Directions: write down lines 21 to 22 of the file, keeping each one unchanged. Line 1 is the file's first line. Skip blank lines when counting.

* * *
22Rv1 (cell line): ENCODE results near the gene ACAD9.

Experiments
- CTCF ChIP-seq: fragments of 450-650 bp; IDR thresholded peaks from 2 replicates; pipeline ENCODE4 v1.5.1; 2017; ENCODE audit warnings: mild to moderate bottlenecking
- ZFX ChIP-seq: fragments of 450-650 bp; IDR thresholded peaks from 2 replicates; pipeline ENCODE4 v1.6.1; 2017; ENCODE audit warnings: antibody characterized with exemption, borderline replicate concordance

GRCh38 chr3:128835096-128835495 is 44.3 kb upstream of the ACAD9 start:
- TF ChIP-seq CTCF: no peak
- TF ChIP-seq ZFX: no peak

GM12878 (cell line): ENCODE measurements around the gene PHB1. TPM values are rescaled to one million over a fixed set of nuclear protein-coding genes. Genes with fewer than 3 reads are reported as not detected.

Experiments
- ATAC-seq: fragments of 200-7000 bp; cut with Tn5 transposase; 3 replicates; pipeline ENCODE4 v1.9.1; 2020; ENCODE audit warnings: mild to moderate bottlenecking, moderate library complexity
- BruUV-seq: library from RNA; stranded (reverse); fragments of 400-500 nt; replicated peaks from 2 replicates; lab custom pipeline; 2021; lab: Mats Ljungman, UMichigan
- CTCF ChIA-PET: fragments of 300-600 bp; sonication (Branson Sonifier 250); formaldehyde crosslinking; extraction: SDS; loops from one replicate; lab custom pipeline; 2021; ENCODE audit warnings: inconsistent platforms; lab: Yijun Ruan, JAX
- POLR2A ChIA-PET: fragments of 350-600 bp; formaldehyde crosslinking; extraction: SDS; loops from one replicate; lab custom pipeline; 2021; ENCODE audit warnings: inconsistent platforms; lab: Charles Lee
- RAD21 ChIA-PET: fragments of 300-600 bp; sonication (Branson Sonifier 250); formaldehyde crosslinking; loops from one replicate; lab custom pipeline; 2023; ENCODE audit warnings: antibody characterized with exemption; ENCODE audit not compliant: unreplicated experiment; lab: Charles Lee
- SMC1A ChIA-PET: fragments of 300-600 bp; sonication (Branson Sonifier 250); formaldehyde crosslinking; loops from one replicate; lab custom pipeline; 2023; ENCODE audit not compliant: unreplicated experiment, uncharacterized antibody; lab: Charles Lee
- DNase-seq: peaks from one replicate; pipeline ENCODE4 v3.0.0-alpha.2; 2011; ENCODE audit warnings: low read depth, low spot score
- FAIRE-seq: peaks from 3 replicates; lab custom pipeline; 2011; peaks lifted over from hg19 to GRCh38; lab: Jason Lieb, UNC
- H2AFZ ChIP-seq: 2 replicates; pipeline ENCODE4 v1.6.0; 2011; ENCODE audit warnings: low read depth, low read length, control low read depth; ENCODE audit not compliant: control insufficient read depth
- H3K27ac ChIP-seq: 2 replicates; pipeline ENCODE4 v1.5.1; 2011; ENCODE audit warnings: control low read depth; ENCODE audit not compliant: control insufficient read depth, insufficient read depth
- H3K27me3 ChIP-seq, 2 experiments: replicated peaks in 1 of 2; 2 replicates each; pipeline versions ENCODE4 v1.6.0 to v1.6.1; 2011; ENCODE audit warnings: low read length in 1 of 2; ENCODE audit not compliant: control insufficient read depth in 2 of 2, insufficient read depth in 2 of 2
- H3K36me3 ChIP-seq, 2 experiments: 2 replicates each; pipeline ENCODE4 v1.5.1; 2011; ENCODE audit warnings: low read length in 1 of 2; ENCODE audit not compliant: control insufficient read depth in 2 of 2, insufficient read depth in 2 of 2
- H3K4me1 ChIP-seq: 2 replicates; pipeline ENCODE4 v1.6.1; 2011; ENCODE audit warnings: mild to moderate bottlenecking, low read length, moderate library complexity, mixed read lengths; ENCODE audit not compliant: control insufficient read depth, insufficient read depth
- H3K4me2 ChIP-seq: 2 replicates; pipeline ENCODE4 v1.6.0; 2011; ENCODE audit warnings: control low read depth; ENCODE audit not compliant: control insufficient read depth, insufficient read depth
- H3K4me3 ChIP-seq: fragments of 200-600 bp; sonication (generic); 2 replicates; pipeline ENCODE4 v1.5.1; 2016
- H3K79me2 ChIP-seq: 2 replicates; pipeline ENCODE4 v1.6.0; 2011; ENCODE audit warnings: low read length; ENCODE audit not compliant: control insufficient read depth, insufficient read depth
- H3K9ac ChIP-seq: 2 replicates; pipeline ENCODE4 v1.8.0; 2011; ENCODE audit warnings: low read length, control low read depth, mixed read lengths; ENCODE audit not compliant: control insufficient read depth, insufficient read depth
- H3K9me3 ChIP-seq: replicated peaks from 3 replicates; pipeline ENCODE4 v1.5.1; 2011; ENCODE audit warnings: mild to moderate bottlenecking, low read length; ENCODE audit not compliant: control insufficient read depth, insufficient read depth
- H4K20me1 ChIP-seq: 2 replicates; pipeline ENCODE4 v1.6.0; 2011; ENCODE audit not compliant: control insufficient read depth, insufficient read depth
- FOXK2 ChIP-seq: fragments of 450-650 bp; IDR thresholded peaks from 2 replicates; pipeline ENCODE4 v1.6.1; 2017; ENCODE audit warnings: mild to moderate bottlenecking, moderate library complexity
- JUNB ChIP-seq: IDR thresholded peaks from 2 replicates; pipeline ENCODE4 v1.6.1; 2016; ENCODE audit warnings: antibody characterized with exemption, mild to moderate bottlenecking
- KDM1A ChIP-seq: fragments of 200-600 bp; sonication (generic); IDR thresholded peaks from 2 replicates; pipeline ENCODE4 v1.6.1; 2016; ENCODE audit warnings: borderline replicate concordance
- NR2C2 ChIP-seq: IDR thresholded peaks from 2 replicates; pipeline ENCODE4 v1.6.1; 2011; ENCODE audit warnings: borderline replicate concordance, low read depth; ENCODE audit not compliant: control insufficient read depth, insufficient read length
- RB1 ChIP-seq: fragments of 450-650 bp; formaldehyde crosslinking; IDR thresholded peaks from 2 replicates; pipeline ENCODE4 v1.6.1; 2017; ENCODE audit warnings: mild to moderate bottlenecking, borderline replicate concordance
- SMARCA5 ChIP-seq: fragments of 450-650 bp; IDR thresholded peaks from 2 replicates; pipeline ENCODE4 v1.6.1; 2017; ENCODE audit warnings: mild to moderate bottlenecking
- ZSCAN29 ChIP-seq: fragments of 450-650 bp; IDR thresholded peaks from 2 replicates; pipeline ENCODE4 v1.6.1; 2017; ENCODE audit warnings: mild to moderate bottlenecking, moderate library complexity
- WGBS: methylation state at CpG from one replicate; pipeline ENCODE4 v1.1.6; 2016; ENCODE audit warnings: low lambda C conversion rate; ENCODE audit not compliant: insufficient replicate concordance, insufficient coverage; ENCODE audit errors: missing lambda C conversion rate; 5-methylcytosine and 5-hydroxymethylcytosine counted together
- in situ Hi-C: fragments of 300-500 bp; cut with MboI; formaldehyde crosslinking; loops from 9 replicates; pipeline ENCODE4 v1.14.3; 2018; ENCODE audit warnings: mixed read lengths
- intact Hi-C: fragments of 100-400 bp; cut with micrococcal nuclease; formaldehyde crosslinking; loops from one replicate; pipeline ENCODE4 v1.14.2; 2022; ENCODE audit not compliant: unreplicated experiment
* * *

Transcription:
- H3K36me3 ChIP-seq, 2 experiments: 2 replicates each; pipeline ENCODE4 v1.5.1; 2011; ENCODE audit warnings: low read length in 1 of 2; ENCODE audit not compliant: control insufficient read depth in 2 of 2, insufficient read depth in 2 of 2
- H3K4me1 ChIP-seq: 2 replicates; pipeline ENCODE4 v1.6.1; 2011; ENCODE audit warnings: mild to moderate bottlenecking, low read length, moderate library complexity, mixed read lengths; ENCODE audit not compliant: control insufficient read depth, insufficient read depth